By holding that receipt of credit was somehow the equivalent of a direct refund or remittance, the trial court ignored Commerce's determination that recovery of ICMS warranting exclusion from constructed value under section 1677b is contingent upon the level of participation in Brazil's domestic market.   Commerce found that “Brazil's VAT system does not provide for a refund of ICMS taxes paid based upon export sales.   Rather, in Brazil's system only a tax credit arises on the purchase of inputs (typically on materials and electricity) for use in the finished product.   That credit can be used to offset tax liability to the government arising from sales in the domestic market (i.e., ICMS tax collected from domestic consumers).”   See Determination III. Therefore, not only is the accrual of credit unrelated to exportation, but a producer who exports most, if not all its product, may have no domestic tax liability against which to apply its credit.   As the trial court itself explained in Camargo I, “No provision is made under the ICMS scheme for refunds.   Thus, if the ICMS paid on production exceeds the amount collected for domestic sales, then the company receives a credit for the difference, but no refund.”  17 C.I.T. at 906.   None of the appellees claimed that the ICMS in question was remitted or refunded upon, or by reason of, exportation of the merchandise.   The ICMS are properly included in the constructed value calculation.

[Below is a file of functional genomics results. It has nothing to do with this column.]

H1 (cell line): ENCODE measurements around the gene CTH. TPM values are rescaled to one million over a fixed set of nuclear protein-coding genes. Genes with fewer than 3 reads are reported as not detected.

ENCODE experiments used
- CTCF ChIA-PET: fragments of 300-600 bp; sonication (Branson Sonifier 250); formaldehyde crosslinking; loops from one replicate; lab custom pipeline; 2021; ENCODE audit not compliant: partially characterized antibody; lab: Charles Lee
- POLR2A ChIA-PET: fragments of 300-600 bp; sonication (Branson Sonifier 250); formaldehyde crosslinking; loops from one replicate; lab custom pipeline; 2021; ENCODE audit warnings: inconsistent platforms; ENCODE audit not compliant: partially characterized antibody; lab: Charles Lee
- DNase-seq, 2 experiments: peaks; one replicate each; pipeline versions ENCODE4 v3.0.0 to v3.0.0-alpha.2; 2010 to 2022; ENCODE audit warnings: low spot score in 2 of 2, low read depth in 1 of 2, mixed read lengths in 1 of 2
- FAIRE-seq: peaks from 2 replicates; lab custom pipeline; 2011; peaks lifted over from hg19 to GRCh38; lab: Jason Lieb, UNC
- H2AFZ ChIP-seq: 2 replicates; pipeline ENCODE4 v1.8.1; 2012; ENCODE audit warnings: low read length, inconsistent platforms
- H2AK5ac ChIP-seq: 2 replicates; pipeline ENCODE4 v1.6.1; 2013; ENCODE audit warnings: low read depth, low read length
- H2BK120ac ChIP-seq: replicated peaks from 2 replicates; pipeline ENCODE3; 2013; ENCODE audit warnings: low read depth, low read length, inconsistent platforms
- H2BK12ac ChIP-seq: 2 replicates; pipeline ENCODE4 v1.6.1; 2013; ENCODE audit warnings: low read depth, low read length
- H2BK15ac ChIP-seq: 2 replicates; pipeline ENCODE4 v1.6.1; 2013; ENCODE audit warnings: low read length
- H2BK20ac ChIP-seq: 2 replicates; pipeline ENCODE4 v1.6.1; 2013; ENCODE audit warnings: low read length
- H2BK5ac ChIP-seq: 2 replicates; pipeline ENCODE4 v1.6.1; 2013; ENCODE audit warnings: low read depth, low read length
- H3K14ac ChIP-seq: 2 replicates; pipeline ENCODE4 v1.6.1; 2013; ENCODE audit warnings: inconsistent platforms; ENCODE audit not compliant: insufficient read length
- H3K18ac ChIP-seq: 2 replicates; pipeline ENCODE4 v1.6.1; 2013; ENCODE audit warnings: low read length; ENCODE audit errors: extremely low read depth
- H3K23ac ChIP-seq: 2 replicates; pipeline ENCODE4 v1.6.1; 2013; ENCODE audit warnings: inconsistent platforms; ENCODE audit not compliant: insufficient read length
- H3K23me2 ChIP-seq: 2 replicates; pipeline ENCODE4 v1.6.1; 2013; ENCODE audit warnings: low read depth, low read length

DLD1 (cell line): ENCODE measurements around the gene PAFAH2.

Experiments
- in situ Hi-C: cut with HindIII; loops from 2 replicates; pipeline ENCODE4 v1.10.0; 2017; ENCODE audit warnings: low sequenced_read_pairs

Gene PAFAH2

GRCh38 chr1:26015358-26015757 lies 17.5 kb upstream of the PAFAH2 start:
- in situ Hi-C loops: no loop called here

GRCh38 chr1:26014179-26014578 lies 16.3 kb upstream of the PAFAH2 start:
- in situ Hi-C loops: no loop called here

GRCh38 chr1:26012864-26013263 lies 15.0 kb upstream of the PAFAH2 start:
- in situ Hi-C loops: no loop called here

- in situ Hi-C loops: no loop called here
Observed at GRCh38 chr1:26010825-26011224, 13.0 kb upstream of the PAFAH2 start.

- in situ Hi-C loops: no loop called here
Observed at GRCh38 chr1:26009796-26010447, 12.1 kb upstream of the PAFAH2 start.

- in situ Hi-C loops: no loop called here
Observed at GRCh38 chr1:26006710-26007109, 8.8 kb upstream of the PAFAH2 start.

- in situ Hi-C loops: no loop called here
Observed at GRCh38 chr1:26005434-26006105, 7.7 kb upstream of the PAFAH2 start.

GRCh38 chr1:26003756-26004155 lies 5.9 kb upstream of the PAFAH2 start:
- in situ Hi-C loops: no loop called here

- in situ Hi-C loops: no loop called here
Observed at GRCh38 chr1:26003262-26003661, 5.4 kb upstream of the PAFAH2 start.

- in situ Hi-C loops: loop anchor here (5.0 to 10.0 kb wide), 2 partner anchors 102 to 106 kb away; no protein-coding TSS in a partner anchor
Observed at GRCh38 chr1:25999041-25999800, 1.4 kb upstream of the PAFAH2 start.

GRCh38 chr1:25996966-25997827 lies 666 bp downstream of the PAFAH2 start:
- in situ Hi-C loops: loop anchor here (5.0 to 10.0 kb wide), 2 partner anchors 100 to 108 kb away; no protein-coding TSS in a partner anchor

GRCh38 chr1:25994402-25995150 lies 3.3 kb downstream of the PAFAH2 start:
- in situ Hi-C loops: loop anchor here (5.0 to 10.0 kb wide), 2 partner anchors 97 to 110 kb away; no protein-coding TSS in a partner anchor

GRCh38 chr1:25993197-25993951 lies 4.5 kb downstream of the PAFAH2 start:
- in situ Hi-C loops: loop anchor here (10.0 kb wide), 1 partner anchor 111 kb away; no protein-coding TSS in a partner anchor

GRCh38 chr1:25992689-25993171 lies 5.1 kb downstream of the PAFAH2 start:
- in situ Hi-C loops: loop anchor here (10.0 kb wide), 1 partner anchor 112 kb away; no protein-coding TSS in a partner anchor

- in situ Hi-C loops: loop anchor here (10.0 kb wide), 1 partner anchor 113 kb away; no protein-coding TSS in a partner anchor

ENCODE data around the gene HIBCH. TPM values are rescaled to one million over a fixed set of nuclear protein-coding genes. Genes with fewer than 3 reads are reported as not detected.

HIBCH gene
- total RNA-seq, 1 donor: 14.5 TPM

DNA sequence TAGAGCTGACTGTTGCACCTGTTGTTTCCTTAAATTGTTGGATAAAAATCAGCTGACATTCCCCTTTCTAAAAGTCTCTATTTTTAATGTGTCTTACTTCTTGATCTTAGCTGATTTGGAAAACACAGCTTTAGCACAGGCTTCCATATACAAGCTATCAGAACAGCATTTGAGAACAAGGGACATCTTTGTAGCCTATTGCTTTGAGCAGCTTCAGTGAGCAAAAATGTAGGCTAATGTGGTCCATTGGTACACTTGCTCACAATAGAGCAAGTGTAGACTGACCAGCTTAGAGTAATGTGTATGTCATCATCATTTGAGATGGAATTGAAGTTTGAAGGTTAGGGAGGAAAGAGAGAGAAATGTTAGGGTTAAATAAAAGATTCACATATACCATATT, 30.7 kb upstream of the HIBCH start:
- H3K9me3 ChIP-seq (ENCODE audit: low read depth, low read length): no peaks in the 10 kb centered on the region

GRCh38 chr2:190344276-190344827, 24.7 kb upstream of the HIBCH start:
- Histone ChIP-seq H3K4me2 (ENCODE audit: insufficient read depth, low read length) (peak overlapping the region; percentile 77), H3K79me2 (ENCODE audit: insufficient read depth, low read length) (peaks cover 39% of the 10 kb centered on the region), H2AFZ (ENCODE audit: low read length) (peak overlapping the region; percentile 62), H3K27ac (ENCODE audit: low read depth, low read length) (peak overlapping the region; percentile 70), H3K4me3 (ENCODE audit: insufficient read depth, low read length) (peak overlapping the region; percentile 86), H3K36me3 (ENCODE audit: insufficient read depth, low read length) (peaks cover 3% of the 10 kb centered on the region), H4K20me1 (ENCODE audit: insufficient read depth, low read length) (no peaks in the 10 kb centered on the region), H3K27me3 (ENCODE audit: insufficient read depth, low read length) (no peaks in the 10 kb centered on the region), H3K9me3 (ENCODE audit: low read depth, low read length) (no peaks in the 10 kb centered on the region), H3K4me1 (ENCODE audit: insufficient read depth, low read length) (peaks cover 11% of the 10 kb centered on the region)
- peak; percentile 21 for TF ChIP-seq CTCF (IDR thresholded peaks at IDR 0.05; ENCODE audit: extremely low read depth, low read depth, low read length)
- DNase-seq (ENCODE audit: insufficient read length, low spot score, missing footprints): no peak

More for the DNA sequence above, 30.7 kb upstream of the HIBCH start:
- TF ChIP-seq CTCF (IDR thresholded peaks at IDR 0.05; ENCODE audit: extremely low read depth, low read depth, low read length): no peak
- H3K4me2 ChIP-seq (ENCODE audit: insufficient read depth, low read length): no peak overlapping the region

Accordingly, the judgment of the Court of International Trade is reversed and the case is remanded for further proceedings consistent with this opinion.



1.   The antidumping statutes were amended by the Uruguay Round Agreements Act, Pub.L. No. 103-465, 108 Stat. 4809 (1994) (“URAA”).   Because Commerce's investigation in this case was initiated in 1990, this appeal is governed by the antidumping law in effect prior to the 1994 amendments.   For convenience, we refer to the law in the present tense.

MAYER, Chief Judge.